This morning Scout climbed into bed with us as usual, it really is the best way to start my day. He always comes right in to me for the snuggle. Sometimes we’ll just lay there quietly for a while, sometimes he’ll come right in chatting away. Today he was on his back telling me something–in my sleepy state I honestly don’t remember what, I’m sorry to say–and I was up on my elbow looking at him and feeling, as always, such a burst of motherly love. Sensing this as he spoke he stroked the hair off of my forehead and then kissed my nose. It was such a tender moment, he didn’t make any sort of deal about it as if it was just about the most natural thing in the world to him right then and there. And of course at that moment, on the morn of my 44th birthday, tears came to my eyes and I thought to myself, “you are the best thing I’ve ever done.”
Why, oh why, can’t everyone else see Scout that way? Sometimes I wish they would just see him, period. Last night I went to a neighborhood party that I was very happy to be invited to. It’s an end-of-the-summer celebration in which many people from our relatively new community and school go to, it’s a great way to re-connect with everyone before school starts again. We went last year too–and last year was just as tough as this year. These kinds of things get easier for me each year, getting to know these ‘new’ moms and dads and feeling more and more connected. But Scout….last year he was in his own little world as all of the many boys from his school, many he knew from being in his class, played kickball and ran around together. Scout knew he needed to be involved, but being involved to him meant standing out in the field and flinching every time the ball came near him. Or standing around and spinning and twinkling. He was literally invisible. (which I guess at least is better than being made fun of. A little.)
This year was no exception. The kids were all in the pool and having a grand old time. Scout LOVES the pool slide and went down it over and over again. Never did I see him pal around or even greet any of hisclassmates/friends. He’s had sleepovers with one of these boys and I don’t think he even acknowledged him. At one point I noticed a couple of boys teasing him by squirting him with giant squirt guns, ignoring his pleas for them to stop. It took everything in me to stay on the sidelines and not get involved….at 9 years old, the guy’s gotta figure it out. I know ‘boys will be boys’ and this teasing behavior is pretty typical, but let’s face it…as the parent of an Aspie I’m especially sensitive to it. Eventually Scout just ignored it and did his own thing–and I was quite proud of him for that, I might add–but it was painful to watch. I tried to do my party-girl thing and just chat with the other moms about our summers or the teachers our kids got, but honestly I couldn’t wait for Scout to come over and tell me he was ready to go home.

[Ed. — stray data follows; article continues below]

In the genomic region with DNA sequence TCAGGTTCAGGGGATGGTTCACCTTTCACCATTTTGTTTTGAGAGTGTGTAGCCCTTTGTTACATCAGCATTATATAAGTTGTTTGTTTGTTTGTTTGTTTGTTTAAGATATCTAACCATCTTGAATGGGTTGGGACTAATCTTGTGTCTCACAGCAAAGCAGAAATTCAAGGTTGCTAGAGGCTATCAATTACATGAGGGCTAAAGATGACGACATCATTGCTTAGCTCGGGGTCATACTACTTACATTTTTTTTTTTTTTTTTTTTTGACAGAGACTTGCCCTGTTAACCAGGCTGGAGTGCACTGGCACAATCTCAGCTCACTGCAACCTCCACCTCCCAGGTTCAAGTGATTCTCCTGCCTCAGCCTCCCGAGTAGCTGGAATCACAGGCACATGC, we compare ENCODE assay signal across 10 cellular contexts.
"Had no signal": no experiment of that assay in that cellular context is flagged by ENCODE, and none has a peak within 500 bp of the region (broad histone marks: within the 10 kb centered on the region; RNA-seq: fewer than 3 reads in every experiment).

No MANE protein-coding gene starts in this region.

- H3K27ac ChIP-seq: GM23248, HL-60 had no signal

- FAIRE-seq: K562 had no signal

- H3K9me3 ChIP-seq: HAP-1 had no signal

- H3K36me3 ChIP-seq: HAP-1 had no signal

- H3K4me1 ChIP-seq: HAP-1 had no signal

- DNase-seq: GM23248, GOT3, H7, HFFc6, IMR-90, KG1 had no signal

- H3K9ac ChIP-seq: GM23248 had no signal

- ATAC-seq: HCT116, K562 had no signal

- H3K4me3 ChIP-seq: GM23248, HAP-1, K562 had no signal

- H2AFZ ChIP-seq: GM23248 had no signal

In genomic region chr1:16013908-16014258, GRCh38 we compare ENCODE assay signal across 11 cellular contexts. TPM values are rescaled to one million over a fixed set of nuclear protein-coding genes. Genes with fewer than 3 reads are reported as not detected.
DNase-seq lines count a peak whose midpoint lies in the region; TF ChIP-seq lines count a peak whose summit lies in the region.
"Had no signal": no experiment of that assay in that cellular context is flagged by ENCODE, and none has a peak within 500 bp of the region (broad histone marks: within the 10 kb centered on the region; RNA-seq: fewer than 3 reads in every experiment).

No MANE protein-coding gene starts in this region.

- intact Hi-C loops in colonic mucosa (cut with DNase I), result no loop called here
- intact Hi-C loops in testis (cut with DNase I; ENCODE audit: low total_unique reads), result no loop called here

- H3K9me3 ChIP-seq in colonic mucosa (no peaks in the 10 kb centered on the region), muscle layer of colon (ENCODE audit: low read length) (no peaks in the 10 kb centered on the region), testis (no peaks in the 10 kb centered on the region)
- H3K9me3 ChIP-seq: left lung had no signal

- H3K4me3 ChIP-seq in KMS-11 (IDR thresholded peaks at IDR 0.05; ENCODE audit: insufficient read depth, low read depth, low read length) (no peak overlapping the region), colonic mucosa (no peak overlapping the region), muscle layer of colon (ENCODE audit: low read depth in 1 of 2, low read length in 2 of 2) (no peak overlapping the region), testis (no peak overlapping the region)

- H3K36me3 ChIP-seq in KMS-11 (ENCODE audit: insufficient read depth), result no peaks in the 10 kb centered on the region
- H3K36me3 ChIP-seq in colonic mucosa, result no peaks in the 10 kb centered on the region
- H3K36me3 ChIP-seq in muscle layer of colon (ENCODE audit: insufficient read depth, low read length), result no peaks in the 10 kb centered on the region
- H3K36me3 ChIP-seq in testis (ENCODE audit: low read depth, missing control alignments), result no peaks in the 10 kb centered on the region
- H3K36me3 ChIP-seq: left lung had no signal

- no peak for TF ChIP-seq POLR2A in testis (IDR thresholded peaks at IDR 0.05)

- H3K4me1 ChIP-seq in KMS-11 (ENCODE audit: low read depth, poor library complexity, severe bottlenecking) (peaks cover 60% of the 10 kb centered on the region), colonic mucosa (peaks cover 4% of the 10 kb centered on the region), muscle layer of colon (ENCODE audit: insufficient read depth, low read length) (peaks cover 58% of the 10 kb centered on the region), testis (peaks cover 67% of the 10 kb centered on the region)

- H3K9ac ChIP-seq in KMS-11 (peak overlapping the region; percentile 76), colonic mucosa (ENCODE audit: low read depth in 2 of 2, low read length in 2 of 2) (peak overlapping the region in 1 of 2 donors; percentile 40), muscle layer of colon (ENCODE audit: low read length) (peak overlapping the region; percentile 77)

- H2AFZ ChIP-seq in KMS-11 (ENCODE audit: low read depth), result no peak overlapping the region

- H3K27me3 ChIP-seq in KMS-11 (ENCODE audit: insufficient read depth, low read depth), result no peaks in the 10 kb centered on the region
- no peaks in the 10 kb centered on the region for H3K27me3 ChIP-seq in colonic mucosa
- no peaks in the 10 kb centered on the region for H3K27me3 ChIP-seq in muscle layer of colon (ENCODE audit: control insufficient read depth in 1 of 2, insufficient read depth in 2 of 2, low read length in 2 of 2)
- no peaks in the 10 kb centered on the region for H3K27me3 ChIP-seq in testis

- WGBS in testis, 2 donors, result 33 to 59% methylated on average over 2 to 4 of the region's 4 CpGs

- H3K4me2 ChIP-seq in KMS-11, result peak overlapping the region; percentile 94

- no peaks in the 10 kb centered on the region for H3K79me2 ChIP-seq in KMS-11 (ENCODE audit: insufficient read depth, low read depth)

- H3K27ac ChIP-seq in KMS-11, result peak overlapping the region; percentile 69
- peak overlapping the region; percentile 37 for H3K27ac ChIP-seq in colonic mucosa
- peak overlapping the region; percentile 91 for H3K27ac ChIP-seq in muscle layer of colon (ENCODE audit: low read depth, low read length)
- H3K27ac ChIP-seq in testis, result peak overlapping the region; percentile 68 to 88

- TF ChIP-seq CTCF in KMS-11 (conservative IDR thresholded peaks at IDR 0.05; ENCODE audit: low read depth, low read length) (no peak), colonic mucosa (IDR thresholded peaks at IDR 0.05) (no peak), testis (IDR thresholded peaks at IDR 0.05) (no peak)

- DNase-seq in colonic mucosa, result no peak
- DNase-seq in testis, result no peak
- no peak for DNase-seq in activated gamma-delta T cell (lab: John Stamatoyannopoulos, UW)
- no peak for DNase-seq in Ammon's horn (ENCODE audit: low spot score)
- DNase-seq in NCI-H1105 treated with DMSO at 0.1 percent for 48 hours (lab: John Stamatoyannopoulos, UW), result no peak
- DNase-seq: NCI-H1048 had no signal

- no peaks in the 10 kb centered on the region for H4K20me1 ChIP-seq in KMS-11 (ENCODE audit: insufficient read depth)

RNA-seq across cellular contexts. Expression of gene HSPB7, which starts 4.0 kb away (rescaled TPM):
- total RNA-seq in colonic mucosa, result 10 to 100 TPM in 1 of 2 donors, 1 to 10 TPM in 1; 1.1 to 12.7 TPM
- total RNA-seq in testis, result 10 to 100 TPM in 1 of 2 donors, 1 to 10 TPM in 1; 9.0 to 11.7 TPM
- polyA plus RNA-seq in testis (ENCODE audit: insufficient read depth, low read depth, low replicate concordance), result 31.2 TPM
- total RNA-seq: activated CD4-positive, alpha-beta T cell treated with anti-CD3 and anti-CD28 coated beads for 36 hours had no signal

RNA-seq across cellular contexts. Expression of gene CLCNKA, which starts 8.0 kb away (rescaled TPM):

It’s so tough. I love getting invited to these things and I think it’s important to go and be involved. I think it’s important for Scout to be go and be involved as well. The problem is, he’s never really involved. I was hoping this year would be better, he had another year under his belt at his school and with these kids….but no. I left feeling sad and melancholy once again. God I hate this. Those other moms have no idea how lucky they are just to have their boys running around with the others and getting into trouble.
Recently I went to an Open House at a new charter school. It’s in our old neighborhood, not too far away. I wanted to see what else was out there. Scout gets along just fine at his current school both academically and socially, for the most part. Some things can be hard for him, but just like any kid who has certain difficulties with things, that’s life and he gets through it. It was a good experience for me to see that there is an alternative out there. This is a very small school and they have only been ‘in business’ for a few years. After talking to a teacher it sounded like their learning style was much more hands-on and accommodating than our current public school. Hmm. There are pros and cons, just like anywhere. Would it be too small? Is it better to have Scout be in as ‘typical’ situation as possible, since that’s more ‘real life’? Or at his young age is it better to be a bit sheltered and catered to? It’s a lot to think about, and honestly the party situation last night was making me think about it more seriously. Would he still seem so disconnected at a smaller and more intimate school? Maybe he would. I don’t know, but it got the wheels a-spinnin’.
Have any of you decided on an alternative school for your child? If so, did it work out well?
So–I’m a year older, but I certainly don’t feel the wiser. When it comes to making the right decisions or knowing how to deal with my kids I often still feel like a brand new mom. Watching Scout be in his own world is just so incredibly tough. I always wonder…is he truly happy on his own and do I need to just get over it? Or deep down is he feeling like he is indeed missing something?